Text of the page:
d. I honestly had no issues (I was traveling with my husband). But I do have friends that have had no problems at all, some that witnessed potential issues, and some that have been harassed.
e. Go to India!
7. Read a few blogs like http://alisonanddon.wordpress.com/, look at tripadvisor, read lonely planet. Know your interest and find them.
8. Get mentally prepared to have your senses rocked! Depending on where you are coming from of course.
I have heard India described as an assault on all of your senses. I’d like to call it a celebration of them. Actually it’s a little bit … umm oops… a lot of both. You will see beautiful vibrant colors on beautiful people and things, and you will see people in some of the most impoverished situations, worst than you have ever seen, and you will see cows eating trash; you will hear melodic chanting and beautiful music, and you are definitely going to hear horns honking, pots clanking, and people screaming; you will smell roti, curry, dal, and incense, and you will smell cow manure and every once in a while.. curry pouring out of someones pores (but honestly a LOT less than I expected, this only happened 3 times); you will feel Baranasi silk, chiffon, and you will feel someone’s gut in your back because standing in line apparently means a continuous no “personal space” line; you will taste a real masala chai (forget that junk you’ve been drinking at Starbucks), Southern Indian Food, Karim’s ( you must go there and eat tandoori chicken and kebabs http://www.karimhoteldelhi.com/restaurants.html) and hopefully you will not try some street food that will make you sick; and in the mist of city chaos you will suddenly happen upon an oasis completely peaceful and serene!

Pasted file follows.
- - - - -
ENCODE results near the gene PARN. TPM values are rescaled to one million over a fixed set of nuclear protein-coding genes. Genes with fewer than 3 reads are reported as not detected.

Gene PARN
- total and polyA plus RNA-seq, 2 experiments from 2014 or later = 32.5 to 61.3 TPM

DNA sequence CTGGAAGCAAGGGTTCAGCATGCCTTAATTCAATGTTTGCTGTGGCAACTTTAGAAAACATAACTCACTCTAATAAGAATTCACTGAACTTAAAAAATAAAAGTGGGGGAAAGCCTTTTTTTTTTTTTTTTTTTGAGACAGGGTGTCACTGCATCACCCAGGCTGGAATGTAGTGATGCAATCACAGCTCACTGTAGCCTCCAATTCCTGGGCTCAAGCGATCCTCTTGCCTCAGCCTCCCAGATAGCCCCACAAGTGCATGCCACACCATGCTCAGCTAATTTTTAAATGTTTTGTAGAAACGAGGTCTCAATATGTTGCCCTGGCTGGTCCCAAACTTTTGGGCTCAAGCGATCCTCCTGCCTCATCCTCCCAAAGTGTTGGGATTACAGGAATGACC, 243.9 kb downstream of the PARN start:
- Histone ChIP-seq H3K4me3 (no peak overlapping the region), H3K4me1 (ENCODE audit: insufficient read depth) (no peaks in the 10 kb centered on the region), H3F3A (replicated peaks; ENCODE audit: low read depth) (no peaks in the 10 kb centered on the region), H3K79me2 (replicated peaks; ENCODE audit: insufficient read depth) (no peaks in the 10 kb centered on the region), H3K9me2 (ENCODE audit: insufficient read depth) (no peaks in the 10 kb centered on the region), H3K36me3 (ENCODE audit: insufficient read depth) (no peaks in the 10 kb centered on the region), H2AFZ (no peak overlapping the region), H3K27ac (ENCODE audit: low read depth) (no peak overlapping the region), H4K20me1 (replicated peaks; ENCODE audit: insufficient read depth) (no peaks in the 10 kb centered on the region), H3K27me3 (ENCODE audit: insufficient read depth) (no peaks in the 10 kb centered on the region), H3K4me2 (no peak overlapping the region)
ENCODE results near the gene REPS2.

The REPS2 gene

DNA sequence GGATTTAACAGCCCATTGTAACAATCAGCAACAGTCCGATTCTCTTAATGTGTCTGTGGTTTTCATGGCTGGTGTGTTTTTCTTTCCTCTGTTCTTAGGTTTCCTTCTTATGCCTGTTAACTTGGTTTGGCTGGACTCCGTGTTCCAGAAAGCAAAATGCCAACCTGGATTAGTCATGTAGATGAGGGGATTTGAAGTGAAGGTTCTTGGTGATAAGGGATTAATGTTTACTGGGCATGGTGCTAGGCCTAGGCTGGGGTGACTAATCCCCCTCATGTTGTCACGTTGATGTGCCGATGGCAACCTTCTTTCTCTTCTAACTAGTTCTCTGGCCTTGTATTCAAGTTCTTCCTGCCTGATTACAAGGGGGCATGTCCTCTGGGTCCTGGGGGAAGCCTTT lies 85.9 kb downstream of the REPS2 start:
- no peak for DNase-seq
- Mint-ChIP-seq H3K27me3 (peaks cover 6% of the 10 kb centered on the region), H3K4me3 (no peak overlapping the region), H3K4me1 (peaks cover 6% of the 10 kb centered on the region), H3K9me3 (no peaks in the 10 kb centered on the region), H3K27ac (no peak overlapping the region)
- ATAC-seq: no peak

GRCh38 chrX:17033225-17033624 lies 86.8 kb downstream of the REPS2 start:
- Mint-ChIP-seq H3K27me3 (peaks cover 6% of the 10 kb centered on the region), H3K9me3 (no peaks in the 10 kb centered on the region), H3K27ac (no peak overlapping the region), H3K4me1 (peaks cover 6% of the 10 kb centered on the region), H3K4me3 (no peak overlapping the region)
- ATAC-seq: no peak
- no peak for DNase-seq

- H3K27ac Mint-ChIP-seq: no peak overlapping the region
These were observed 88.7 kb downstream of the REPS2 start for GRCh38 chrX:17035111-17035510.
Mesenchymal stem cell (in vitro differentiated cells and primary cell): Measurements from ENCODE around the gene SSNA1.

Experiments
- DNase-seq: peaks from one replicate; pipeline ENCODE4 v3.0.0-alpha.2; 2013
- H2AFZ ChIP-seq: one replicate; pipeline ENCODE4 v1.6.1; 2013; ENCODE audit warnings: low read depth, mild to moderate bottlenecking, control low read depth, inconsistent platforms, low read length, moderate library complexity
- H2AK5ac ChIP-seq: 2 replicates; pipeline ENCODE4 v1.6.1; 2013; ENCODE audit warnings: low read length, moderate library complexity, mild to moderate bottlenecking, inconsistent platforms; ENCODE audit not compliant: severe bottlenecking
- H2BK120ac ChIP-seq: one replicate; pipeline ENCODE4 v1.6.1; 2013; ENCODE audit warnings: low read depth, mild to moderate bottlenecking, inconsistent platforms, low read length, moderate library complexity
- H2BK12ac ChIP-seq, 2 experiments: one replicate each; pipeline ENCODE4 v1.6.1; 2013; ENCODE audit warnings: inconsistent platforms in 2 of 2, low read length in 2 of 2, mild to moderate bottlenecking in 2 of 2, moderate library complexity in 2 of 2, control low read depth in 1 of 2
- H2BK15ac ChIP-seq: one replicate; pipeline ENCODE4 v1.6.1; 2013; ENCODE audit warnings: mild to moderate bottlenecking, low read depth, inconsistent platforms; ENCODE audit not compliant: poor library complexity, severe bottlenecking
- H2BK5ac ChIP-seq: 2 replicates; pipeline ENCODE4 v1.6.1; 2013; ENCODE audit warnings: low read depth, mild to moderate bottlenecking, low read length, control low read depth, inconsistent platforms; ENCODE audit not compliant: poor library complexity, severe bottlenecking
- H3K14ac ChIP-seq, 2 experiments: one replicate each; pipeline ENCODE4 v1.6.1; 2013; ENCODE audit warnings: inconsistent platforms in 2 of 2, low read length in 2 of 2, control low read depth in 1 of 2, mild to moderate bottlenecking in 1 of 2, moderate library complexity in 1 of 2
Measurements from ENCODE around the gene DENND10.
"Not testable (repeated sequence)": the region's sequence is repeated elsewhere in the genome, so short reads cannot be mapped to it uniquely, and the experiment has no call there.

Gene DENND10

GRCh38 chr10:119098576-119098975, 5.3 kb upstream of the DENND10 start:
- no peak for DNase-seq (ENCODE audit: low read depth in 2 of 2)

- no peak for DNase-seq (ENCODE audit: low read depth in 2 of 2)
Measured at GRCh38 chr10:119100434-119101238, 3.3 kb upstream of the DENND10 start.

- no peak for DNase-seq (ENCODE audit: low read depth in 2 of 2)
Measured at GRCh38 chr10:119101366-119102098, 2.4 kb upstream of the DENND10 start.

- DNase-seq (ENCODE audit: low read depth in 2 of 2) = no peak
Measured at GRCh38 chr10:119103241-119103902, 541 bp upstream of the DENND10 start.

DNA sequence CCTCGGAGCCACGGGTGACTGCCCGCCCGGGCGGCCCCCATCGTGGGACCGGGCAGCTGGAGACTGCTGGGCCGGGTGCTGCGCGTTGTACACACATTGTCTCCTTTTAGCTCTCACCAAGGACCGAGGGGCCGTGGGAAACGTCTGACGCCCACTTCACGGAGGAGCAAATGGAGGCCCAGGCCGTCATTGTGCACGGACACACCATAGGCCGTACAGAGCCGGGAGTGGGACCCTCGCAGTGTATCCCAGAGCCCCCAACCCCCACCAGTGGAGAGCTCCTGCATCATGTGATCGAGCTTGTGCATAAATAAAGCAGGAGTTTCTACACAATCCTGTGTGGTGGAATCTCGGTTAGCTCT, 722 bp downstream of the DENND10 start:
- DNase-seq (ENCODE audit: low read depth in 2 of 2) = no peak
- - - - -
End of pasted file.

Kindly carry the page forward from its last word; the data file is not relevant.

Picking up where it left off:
Just understand, you will not like everything but you will love everything India!
9. You are different!
Especially if you’re walking around with an afro. The great thing about India is that Indians speak English and are pretty outspoken people. So instead of the typical foreigner stares that you get in other countries, in India people will come up to you and say “Hi!”, and ask to take a picture with you, they’ll want to exchange facebook info, they’ll want to know where you are from, and yes my fellow afro wearers they will want to touch your hair (so pull it up in a poof if you don’t want it touched, but honestly it’s just curiosity let someone touch that gorgeous fro. Exception: if you are in a crowd because once one person does watch out others will want to too).
10. GO to INDIA! Buy your visa, get on the plane, then get henna on your palms, drink the chai, take the train, eat the food, meet the people, do some yoga, get an Ayurveda massage, and just GO!! There is a city in India waiting for you.
If you have any other questions please feel free to leave it in the comment section below.
Another post on India will be coming soon…
This Pepsi advertisement with Beyonce has sparked up some conversation among some of my black friends here in Thailand and apparently other people have criticized it as well as mentioned in an article from Bangkok Post (where I got the photo from). The advertisement of the “whitened” Beyonce are all over Bangkok Sky Train stations.
I believe it’s an issue here because having “pink white skin” (one of my Thai friends told me this term) is generally the preferred skin to have in Thailand. It’s rooted on the basis that darker skinned Thais work outside where as white skinned Thais work or don’t work inside. This is still such an important part of their society that you will see people working outside on a 95 degree day with a turtle neck, hat, and face mask; this is not as much to protect themselves from sun damage but more so to not become “dam” or dark. I have heard co-workers mention being upset about getting a tan on the beach and happy about it clearing up. Where as in the US people show off their tans as a badge of hey I just went on vacation.